Ghana Must Go: A Novel by Taiye Selasi (New York: The Penguin Press, 2013. 336 pp)
Taiye Selasi was born in London and raised in Massachusetts. She holds a B.A. in American Studies from Yale and an M.Phil. in international relations from Oxford. Ghana Must Go is her debut novel. She lives in Rome.
Disclosure of Material Connection: I received this book free from the Penguin Press. I was not required to write a positive review. The opinions I have expressed are my own. I am disclosing this in accordance with the Federal Trade Commission’s 16 CFR, Part 255: “Guides Concerning the Use of Endorsements and Testimonials in Advertising”.
The funeral, a tried-and-true literary device. Whether the desired result is drama or comedy, a death in the family brings characters together and forces them to cope with the absence of a central point in a family’s existence.
When someone dies, secrets are revealed, grievances are aired, estrangements cease. Death brings sorrow; death reveals pain; death reunites.
In her debut novel, Ghana Must Go, Taiye Selasi uses the death of a family member to speak to the meaning of family, in all its joy and sorrow.
The novel commences robustly with a central plot point. I’d be worried about spoilers but it’s the first sentence, the pinnacle of the narrative, and the reason for the rest of the book:
“Kweku dies barefoot on a Sunday before sunrise, his slippers by the doorway to the bedroom like dogs. At the moment he is on the threshold between sunroom and garden considering whether to go back to get them. He won’t” (3).
What follows in the first half of the book is an exploration of this central character. Kweku died. But who was Kweku?
A brilliant student. A professional doctor. A loving father.
Yet also, a broken man. Divorced. Scared of the future. Fleeing the comforts of post-graduate work in America for the friendly confines of Ghana, his homeland.
Left in Kweku’s wake: 4 children and a single mother. With financial stability removed, the family begins years of turmoil hanging to propinquity when nothing else feels secure.
In the second phase of Ghana Must Go, Selasi moves from the patriarch to the children. The reader gains updates on these children as they have grown up, have earned degrees, and have begun to develop a life.
The four children are:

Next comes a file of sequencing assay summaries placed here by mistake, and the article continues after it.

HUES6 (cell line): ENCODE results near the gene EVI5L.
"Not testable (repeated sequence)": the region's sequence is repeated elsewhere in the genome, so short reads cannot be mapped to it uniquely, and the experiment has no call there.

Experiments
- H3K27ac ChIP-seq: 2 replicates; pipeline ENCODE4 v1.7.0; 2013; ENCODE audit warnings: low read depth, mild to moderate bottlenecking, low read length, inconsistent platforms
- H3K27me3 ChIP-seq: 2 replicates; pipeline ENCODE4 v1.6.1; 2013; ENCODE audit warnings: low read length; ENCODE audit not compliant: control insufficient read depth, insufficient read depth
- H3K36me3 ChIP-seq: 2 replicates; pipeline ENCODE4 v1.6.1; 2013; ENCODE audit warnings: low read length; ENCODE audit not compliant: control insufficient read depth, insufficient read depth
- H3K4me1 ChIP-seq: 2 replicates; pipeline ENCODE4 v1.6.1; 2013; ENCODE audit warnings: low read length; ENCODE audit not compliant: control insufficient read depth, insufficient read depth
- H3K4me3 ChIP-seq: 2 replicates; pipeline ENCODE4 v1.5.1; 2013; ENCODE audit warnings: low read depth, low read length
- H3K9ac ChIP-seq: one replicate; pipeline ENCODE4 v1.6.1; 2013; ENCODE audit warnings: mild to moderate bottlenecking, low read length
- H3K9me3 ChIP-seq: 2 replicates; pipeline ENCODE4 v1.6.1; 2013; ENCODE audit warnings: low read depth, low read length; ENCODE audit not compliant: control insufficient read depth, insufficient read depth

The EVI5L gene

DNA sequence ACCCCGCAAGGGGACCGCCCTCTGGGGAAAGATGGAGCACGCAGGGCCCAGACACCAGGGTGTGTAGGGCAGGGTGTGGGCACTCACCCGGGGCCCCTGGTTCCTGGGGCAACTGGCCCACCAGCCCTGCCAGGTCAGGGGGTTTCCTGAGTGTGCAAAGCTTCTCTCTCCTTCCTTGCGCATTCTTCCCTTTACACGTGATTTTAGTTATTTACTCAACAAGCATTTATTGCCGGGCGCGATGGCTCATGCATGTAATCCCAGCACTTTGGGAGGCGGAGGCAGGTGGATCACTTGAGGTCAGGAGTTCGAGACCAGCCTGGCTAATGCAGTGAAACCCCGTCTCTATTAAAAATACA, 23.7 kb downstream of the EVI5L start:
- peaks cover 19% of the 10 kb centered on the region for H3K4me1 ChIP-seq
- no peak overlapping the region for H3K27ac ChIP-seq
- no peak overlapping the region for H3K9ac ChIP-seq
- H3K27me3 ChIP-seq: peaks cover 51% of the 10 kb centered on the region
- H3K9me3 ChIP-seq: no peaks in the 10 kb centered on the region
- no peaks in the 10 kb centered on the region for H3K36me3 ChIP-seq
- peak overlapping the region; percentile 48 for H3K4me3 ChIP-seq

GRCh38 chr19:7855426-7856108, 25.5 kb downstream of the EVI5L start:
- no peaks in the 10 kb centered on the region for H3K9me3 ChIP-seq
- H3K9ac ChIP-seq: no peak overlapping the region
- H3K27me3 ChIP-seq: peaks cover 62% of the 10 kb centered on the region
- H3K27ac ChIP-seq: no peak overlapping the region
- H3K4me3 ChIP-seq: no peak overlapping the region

“Olu—all quiet. The sadness as usual, as soft and persistent as the sound of a fan. Taiwo—the tension. Light tugging sensation. But no sense of danger, no cause for alarm. Kehinde—the absence, the echoing absence made bearable by the certainty that if, she would know (as she knew when it happened, as she knew the very instant, cutting pastel-blue hydrangea at the counter in the shop, suddenly feeling a sortof seizure, lower left, crying ‘Kehinde!’ with the knife slipping sideways and slicing her hands. Dripping blood on the counter, on the stems and the blossoms, on the phone as she dialed, already knowing which it was; getting voicemail, ‘This is Keh—‘ call waiting, clicking over, frantic sobbing, ‘Mom, it’s Taiwo. Something happened, as the blade made its way through the skin, the first wrist. So that now, a year later—more, nearly two years later—having neither seen nor heard from him, she knows. That she’d know). Last, Sadie—fluttering, butterflies, a new thing this restlessness, this looking for something, not finding it” (99).
Finally, the third phase of the narrative emerges when the family discovers the loss of their father and, then, congregates together, the space of years left at the doorstep and familiar family functions put forward.
In this reunion, we learn more about the brokenness of a family left to fend for themselves after the flight of a selfish father. We discover the many ways in which they have hurt each other, and yet we also discover the value of love and the way it breaks through such pain.
Love, we discover, is a powerful and powerful event:
“[T]he only point of a relationship is to play out, in miniature, the whole blasted drama of life and of death. Love is born as a child is born. Love grows up as a child grows up. A man knows well that he must die, but having only known life does not believe in his death. Then, one day, his love goes cold. Its heart stops beating. The love drops dead. In this way, the man learns that death is reality: that death can exist in his being, his own. The loss of a pet or a rose or a parent may cause the man pain but will not make the point. Death must take place in the heart to be believed in. After love dies man believes in his death” (304).
Ghana Must Go, therefore, explores the meaning of family, the importance of love, and the way a death in the family brings clarity to these themes. When love dies, finitude is palatable.
A Promising Writer. An Average Book.
Sadly, the strongest portion of Selasi’s narrative resides in the first phase, when we discover the driving forces behind Kweku. When the narrative expands to include Kweku’s ex-wife and kids, the character development becomes crowded and the narrative begins to plod. In the end, the funeral, as a literary device, offered expected results.
Taiye Selasi is a talented writer and I look forward to more of her work. Yet, I never felt as strongly about the narrative as I did in the early stages of reading, a result that makes giving this book a high grade more difficult.
I am glad to have read Ghana Must Go but it has not been a highlight of my year. I look forward to seeing what Selasi does next.
Verdict: 3 out of 5
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